The Diet From Down Under (cont.)

"The authors of the Total WellBeing Diet put a fairly good emphasis on physical activity, which we didn't hear as much about with Atkins or South Beach," says Susan Moores, a registered dietitian and spokeswoman for the American Dietetic Association. "The recommendations were doable for people and its clear they tried to make it a little more friendly to everyone, like recommending 10,000 steps a day."

Another key difference is that the Aussie diet throws a token amount of carbs into the plan.

The authors of the Total WellBeing Diet state on the CSIRO web site, "Unlike fad high-protein diets, the CSIRO plan is nutritionally balanced and contains a moderate amount of slow-release carbohydrates essential for energy and for keeping blood sugars even. You can follow the plan safely and adapt it as a way of eating for life."

So while the Atkins and South Beach diets often fall apart as people work carbohydrates back into their lives, the Total WellBeing diet might have a better chance of long-term success.

"This could have staying power," says Moores. "Whereas people get tired of these high-protein diets and not being able to have some of their favorite foods -- like bread, pasta, and potatoes -- this is moderate enough that someone would be more willing to hang with it longer. Unlike Atkins, it looks like there are some fruits, grains and vegetables; it's not as restrictive."

But while the Total WellBeing Diet looks like it might have a leg up on its U.S. rivals, Americans should know by now there is never an easy answer when it comes to weight loss.

The Drawbacks

"This is not a healthful diet," says Dean Ornish, MD, founder and president of the Preventive Medicine Research Institute in San Francisco. "As the authors write, 'Participants in the study ate 200g (raw weight) of lean red meat at evening meals and 100g (cooked weight) of chicken/fish at lunch. It is essential that you eat these items daily - these are compulsory foods.'"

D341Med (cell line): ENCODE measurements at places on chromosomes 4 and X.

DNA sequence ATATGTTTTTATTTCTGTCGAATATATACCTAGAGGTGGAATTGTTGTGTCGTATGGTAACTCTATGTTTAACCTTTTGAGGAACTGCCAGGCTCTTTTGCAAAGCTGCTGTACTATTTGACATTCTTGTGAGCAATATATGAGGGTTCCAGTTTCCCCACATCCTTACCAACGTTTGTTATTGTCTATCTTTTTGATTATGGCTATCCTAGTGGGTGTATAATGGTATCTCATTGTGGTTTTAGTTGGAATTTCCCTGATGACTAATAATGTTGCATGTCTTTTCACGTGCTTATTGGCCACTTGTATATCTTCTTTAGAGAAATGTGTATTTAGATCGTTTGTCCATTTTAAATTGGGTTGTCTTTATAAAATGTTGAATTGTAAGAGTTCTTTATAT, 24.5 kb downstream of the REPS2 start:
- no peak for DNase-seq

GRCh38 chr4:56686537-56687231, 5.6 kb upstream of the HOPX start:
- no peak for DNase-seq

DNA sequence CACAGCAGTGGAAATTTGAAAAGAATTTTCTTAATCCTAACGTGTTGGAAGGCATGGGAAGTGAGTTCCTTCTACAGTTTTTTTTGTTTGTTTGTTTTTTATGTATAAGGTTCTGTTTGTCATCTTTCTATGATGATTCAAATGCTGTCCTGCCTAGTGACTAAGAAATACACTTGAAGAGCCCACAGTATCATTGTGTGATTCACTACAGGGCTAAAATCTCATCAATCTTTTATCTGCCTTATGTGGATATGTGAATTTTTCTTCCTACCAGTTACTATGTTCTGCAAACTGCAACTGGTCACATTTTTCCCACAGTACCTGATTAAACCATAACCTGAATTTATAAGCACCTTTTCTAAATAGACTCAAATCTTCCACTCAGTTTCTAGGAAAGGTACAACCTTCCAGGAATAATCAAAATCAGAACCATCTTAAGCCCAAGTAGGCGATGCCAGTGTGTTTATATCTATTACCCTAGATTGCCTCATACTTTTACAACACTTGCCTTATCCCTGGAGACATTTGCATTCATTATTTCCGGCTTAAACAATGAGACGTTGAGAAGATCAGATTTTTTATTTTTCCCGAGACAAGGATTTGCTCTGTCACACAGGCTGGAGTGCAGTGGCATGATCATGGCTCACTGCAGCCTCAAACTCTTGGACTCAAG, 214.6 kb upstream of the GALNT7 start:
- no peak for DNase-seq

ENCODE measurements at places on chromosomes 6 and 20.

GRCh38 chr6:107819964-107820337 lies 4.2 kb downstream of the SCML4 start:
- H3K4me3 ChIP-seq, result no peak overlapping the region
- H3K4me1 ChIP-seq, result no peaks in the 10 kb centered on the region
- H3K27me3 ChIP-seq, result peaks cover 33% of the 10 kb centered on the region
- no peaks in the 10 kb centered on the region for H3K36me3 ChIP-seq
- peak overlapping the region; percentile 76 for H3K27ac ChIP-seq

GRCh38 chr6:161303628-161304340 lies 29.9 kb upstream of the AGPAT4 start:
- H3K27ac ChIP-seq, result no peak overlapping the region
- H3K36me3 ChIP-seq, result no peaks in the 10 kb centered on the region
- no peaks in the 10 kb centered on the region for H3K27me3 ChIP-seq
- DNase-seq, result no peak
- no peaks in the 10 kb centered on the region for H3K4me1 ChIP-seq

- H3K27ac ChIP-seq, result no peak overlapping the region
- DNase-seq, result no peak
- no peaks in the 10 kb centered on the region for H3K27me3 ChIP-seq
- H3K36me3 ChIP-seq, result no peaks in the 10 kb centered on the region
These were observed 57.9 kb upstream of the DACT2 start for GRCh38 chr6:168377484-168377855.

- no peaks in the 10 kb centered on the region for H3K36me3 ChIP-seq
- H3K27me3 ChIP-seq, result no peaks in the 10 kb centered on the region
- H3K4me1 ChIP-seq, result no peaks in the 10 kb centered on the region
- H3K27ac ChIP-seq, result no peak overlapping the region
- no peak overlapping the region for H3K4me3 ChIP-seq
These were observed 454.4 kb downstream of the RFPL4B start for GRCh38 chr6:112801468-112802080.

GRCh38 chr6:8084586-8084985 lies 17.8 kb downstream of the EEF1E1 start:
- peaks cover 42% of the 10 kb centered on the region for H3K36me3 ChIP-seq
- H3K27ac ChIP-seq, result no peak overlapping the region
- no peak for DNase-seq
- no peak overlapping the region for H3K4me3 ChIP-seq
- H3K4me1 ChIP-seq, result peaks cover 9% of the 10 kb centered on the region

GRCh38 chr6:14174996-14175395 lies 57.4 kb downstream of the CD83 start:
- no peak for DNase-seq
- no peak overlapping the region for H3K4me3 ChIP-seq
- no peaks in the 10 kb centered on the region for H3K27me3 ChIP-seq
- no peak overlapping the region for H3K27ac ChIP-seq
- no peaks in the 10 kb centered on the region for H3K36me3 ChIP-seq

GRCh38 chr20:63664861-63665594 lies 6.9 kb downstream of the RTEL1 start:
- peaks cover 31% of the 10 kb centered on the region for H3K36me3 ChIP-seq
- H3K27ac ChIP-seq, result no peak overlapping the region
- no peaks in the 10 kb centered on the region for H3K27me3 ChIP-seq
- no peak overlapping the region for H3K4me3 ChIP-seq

This type of diet, Ornish tells WebMD, has just too much protein; it puts a strain on the kidneys and promotes health problems like osteoporosis and coronary heart disease, as well as cancers such as breast, prostate, and colon.

"It's important to lose weight in ways that promote health, not ones that may compromise it," says Ornish, who is a clinical professor of medicine at the University of California in San Francisco. "An optimal diet is low in fat, high in complex carbohydrates such as fruits, vegetables, whole grains, legumes, and soy products, along with some fish, and low in simple or refined carbohydrates, such as sugar, white flour, and white rice."

While Ornish does say that the Total WellBeing Diet is slightly better than Atkins and somewhat comparable to South Beach, which he reminds us was the diet President Clinton was on when he was diagnosed with severe coronary heart disease, he does add, "The research upon which it is based is meager and lasted only 12 weeks."

From Australia to the U.S.

Before Americans jump on the Total WellBeing Diet bandwagon, Ornish's call for more research and the words and wisdom of the American Dietetic Association shouldn't go unheeded: A balanced and well-rounded healthy diet combined with regular physical activity is always the best route for long-term success.

"Exercise is side by side with a healthy diet in terms of sustainable weight loss success," says Moores, reminding both Australians and Americans that there is no magic bullet when it comes to weight loss, whether it's from Total WellBeing, Atkins, or South Beach. "There's no getting around either one; that's the bottom line."

Published Oct. 17, 2005.


SOURCES: Susan Moores, RD, spokeswoman, American Dietetic Association, St. Paul, Minn. Manny Noakes, PhD, senior dietitian/research scientist, CSIRO Human Nutrition, Adelaide BC, Australia. Dean Ornish, MD, founder and president, Preventive Medicine Research Institute; clinical professor of medicine, University of California, San Francisco. CSIRO web site.

© 2005 WebMD Inc. All rights reserved.


Last Editorial Review: 11/4/2005



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